Dooley opened by noting the bipartisan nature of TSCA reform, as Democrats and Republicans, industry and nongovernmental organizations all came together to make it happen. However, the past couple of years have seen an increasingly polarized political environment, which he said not only would make such legislation as TSCA reform difficult today but has also led to unfair criticism of TSCA implementation, EPA’s Scientific Advisory Board and ACC.

Despite this, he said, ACC has insisted "on taking an intellectually consistent, science-based approach to the implementation of TSCA. We are not deviating in any way in terms of what we committed to do when we committed to working with members of Congress on both sides of the aisle."

To that end, he said, ACC is, as it has been, “totally committed to a strong and constructive relationship” with EPA, which includes the relationship with Administrator Scott Pruitt.

In meetings with Pruitt and staffers, “he fully understands the problem and challenge he’s dealing with, he tries to define what is the outcome and decision that EPA needs to make, and he tasks his staff to go to work and make those decision findings certain,” Dooley said.

This is particularly important, Dooley said, with the tight and numerous timelines that the TSCA law demands of EPA.

As for criticisms of changes at EPA’s Scientific Advisory Board during the Trump administration, Dooley acknowledged that personnel changes have occurred but argued against such changes being a bad thing. A wider range of members means a diversity of expertise and experiences, including those of industry experts, and will contribute over time to “better scientific outcomes,” Dooley said.

SAB Chairman Honeycutt touched on this point during his later presentation, noting that he counted 24 of the 44 SAB members as academia, with only five from industry.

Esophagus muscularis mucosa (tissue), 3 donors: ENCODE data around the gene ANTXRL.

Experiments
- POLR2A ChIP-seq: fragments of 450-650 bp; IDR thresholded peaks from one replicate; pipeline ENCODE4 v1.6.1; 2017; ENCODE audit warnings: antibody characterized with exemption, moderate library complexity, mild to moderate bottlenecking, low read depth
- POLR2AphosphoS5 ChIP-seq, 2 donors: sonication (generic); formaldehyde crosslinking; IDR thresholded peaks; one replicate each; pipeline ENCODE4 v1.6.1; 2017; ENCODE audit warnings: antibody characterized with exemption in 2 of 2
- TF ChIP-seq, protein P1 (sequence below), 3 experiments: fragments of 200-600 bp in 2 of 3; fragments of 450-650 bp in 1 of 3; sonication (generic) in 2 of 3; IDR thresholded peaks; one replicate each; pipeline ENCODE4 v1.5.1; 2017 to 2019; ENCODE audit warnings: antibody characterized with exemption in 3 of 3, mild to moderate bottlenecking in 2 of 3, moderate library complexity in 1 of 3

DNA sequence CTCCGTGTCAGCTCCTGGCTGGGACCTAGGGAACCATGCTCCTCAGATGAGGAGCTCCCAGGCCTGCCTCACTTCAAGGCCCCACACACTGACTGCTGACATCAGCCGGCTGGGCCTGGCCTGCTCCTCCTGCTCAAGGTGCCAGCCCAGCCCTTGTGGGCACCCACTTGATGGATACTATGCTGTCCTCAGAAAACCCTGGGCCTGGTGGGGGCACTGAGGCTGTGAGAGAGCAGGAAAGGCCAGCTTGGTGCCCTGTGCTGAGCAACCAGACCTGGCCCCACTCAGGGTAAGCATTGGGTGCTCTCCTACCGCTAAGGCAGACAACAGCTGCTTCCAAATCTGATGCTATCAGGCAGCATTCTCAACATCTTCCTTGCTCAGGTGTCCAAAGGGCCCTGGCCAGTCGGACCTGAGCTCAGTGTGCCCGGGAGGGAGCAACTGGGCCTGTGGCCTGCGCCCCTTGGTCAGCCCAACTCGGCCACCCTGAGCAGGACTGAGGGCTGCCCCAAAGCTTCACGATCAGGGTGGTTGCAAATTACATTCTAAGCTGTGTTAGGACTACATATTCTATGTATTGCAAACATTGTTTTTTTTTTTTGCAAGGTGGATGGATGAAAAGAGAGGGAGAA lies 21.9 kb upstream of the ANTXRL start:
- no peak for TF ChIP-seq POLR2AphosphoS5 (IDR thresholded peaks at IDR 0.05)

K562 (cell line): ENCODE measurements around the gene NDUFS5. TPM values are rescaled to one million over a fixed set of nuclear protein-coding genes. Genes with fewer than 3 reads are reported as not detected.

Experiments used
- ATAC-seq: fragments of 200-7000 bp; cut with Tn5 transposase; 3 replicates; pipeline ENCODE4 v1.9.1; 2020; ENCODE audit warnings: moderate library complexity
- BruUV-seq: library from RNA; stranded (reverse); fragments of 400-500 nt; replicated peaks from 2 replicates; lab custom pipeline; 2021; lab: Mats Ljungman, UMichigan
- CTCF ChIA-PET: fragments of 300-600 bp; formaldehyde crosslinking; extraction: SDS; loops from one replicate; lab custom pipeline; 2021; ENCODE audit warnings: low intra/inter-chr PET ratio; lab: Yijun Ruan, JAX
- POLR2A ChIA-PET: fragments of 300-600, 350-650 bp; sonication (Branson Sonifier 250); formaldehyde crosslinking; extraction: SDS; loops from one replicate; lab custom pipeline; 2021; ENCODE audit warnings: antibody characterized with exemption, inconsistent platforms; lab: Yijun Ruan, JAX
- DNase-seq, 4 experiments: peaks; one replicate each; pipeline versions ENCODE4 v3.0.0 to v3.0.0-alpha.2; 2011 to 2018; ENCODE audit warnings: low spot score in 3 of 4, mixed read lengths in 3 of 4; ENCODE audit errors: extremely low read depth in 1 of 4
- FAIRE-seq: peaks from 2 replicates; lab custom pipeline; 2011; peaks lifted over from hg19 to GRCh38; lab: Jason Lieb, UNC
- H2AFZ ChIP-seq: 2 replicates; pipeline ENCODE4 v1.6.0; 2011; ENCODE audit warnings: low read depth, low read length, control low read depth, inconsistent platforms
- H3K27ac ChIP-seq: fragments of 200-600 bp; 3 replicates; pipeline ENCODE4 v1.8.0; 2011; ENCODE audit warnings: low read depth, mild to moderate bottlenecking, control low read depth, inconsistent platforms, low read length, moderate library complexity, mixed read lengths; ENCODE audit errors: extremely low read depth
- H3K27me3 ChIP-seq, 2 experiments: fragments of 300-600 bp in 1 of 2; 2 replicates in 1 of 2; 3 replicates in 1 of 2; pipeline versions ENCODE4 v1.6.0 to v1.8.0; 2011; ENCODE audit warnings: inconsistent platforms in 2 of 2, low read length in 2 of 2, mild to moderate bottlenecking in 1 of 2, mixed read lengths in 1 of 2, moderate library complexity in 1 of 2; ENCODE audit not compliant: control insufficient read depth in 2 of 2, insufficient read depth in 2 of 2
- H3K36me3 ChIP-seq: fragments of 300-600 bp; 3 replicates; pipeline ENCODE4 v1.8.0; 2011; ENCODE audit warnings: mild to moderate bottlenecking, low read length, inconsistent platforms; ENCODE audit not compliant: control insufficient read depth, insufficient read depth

“Our industry and, I think, all constituents really benefit when we have a credible approach to ensuring that we’re implementing the best available science and making determinations on how we can best protect our environment, as well as consumer safety, but do so in a manner which is balanced and appropriate,” Dooley said while praising Honeycutt’s selection as SAB chair.

What’s next?

Dooley mentioned that ACC members are noting the need to improve how TSCA’s Section 5 operates, to implement it in a way “that does not stifle innovation in our sector,” while expressing confidence in Pruitt and his staff’s commitment and hard work.

But Dooley encouraged the audience to look beyond EPA and TSCA. “There is an opportunity, with strong leadership in the administration, to ensure that we are developing the gold standard in scientific risk assessments,” Dooley said. “That is, expand it not just to EPA, but to FDA, to Department of Labor -- with their occupational exposures -- to ensuring that we are using the best available and scientific protocols and methodologies and some of the new emerging technologies” to make decisions based on sound science.

3 Keys to a Great Event That Epitomizes Your Brand

Craft killer experiences that build affection and loyalty in your customer base. You can do that no matter what your budget.

For distributors, the time to transform is now

Distributors for years now have been aware that their industry is evolving rapidly -- new technologies, the rise of e-commerce, the need to attract younger talent, the changing needs of the customer, the threats from competitors old and new.

This week’s NAW 2018 Executive Summit featured speakers and panels that addressed all of these issues under the theme of "Transform Or Be Left Behind."

Some looked back to look forward, as with Jim Tompkins, who explored several years worth of NAW Executive Summit themes, the leading customer themes of the past several years, and how data collection has been overtaken by a need to harness and capitalize on data.

Meanwhile, Jonathan Byrnes of the Massachusetts Institute of Technology and Profit Isle stressed to attendees that the future is now -- there is no waiting to act if distributors want to survive, much less find “islands of profit in a sea of red ink.”

What do all of these things have in common besides addressing issues near and dear to distribution leaders? A sense of urgency, and a sense that the old normal is no more.

As Byrnes said, 2018 is a make-or-break year. “If you act quickly and decisively” in your business transformation efforts, he said, there are great gains to be had.

On the other hand, “if you don’t act decisively this year, you’re cooked.”

Highest service or lowest cost